By Victoria Wohl
How will we make feel of the cutting edge constitution of Euripidean drama? And what political function did tragedy play within the democracy of classical Athens? those questions tend to be thought of to be together particular, yet this ebook exhibits that they could purely be competently replied jointly. offering a brand new method of the aesthetics and politics of Greek tragedy, Victoria Wohl argues that the poetic type of Euripides' drama constitutes a method of political concept. via readings of decide upon performs, she explores the politics of Euripides' radical aesthetics, exhibiting how formal innovation generates political passions with real-world outcomes.
Euripides' performs have lengthy at a loss for words readers. With their disjointed plots, comedian touches, and widespread chuffed endings, they appear to stretch the limits of tragedy. however the performs' formal traits--from their exorbitantly attractive lyrics to their arousal and backbone of suspense--shape the audience's political sensibilities and ideological attachments. Engendering civic passions, the performs enact in addition to show political rules. Wohl attracts out the political implications of Euripidean aesthetics via exploring such issues as narrative and ideological hope, the politics of pathos, realism and its utopian chances, the good judgment of political allegory, and tragedy's relation to its ancient moment.
Breaking in the course of the deadlock among formalist and historicist interpretations of Greek tragedy, Euripides and the Politics of Form demonstrates that aesthetic constitution and political which means are at the same time implicated--and that to learn the performs poetically is unavoidably to learn them politically.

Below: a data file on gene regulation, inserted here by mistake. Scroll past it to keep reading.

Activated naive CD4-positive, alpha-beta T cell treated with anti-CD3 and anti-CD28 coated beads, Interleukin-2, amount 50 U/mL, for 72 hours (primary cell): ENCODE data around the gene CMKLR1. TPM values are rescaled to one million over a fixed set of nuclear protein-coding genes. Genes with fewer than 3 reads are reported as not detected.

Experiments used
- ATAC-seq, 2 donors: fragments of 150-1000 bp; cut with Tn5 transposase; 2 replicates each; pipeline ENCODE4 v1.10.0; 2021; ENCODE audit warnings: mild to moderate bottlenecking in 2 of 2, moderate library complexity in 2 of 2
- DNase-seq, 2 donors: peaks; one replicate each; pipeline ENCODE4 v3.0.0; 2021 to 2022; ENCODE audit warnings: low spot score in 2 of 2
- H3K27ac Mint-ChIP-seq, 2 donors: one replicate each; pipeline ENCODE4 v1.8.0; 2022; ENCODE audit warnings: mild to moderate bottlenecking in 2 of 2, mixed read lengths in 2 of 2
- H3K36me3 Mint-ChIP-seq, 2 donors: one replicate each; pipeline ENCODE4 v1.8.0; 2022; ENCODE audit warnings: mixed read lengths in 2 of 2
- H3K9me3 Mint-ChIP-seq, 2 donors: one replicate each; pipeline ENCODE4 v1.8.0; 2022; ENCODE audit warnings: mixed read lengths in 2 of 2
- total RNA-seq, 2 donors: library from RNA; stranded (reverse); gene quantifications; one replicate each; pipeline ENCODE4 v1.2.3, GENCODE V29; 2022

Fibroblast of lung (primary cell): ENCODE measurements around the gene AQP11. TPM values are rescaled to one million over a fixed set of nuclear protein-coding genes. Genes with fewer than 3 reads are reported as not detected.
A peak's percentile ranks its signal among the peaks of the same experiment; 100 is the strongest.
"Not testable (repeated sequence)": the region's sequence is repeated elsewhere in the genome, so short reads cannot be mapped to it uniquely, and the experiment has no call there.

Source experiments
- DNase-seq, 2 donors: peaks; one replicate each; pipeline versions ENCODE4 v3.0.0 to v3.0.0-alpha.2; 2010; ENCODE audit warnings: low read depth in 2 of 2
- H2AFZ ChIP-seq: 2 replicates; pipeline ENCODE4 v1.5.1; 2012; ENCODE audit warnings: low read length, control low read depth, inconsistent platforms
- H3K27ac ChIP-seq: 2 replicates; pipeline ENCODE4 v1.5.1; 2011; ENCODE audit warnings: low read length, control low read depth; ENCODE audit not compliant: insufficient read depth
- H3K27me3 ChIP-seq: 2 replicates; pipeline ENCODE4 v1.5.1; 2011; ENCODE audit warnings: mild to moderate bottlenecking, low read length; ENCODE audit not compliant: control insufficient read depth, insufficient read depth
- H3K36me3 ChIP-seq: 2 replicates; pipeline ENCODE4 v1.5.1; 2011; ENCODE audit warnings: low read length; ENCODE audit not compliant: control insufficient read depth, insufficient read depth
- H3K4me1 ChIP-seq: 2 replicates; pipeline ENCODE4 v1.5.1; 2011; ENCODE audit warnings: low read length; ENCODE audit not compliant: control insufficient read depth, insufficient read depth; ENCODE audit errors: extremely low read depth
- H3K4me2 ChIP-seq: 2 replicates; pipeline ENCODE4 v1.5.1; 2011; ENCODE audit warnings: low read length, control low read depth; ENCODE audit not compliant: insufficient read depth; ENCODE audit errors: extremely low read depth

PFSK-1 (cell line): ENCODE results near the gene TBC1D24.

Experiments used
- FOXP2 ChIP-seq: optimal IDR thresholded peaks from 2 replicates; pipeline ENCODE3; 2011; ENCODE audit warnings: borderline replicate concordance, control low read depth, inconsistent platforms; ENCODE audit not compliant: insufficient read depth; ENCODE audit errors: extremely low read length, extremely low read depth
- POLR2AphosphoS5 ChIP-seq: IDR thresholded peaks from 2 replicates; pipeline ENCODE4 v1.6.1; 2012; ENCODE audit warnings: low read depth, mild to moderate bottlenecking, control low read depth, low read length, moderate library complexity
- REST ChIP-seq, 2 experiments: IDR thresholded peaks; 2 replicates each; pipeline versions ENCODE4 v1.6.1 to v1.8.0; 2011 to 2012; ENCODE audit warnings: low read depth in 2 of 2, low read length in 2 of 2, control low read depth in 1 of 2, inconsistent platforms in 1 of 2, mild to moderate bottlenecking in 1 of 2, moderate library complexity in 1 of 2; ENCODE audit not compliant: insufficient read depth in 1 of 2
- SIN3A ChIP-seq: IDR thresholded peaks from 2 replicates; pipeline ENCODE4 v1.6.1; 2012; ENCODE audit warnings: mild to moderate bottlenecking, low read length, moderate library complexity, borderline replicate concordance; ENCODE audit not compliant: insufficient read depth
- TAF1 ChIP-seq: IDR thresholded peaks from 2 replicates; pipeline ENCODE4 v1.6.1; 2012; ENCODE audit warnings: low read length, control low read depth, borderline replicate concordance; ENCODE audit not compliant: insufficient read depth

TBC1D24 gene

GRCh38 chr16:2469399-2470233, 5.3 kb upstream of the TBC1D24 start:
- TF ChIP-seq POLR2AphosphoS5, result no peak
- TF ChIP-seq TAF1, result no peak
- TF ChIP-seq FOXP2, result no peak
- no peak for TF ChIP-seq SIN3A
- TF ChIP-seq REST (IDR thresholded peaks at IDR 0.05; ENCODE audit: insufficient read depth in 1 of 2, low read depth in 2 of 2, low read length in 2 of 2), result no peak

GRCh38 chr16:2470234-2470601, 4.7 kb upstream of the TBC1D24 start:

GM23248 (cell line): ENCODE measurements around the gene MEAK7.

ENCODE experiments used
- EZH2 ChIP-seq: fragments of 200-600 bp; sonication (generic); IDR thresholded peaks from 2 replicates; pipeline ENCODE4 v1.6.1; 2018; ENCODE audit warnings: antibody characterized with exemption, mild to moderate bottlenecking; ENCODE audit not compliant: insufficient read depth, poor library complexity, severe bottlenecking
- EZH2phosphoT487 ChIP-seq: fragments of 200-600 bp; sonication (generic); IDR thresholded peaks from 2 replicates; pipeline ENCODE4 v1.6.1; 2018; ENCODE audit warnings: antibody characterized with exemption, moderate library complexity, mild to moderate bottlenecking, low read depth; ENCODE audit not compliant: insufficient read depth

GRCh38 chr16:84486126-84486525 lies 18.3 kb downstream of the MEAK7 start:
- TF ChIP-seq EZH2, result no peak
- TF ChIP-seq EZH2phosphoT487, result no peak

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Extra info for Euripides and the Politics of Form
The play stages Ion’s assumption of his 22 ••• c hapt er 1 identity as forebear of Athens’s pure autochthonous lineage and Ionian empire. The muthos is governed by tukhē: a circuitous tale of abandoned babies, mistaken identities, and failed murder plots. 8 But the telos is pure anankē: no less than in Sophocles’ Oedipus Tyrannus, that end is written from the start. We know all along that Ion is really the progenitor of Athens and its Ionian empire: his destiny is fixed in advance and the only question is how he will fulfill it.
809), but Admetus defends himself on the grounds of xenia. Would you praise me if I drove away a xenos? Sending away Heracles would not lighten my grief but would only add to it by earning me a reputation for being a bad host (axenōteros, 556; ekhthroxenous, 558). No, he says, my house does not know how to dishonor a xenos (566–67). The chorus quickly come around and praise Admetus extravagantly in the ode that follows (569–605). ” (ō poluxeinos kai eleutherou andros aei pot’ oikos, 569). They go on to explain how Admetus had offered hospitality to Apollo when he was living among mortals.
Like Ion’s song, Creusa’s is framed as a hymn, beginning with an invocation to Apollo as god of the lyre and “the beautiful-resounding hymns of the Muses” (881–86). Instead of calling on the god to come to her, though, this bitter hymn describes how he came: ἦλθές μοι χρυσῶι χαίταν μαρμαίρων, εὖτ’ ἐς κόλπους d r amat i c m e a n s a n d i d e o l o g i c a l e n ds ••• 35 κρόκεα πέταλα φάρεσιν ἔδρεπον †ἀνθίζειν† χρυσανταυγῆ· λευκοῖς δ’ ἐμφὺς καρποῖσιν χειρῶν εἰς ἄντρου κοίτας κραυγὰν Ὦ μᾶτέρ μ’ αὐδῶσαν θεὸς ὁμευνέτας ἆγες ἀναιδείαι Κύπριδι χάριν πράσσων.
Euripides and the Politics of Form by Victoria Wohl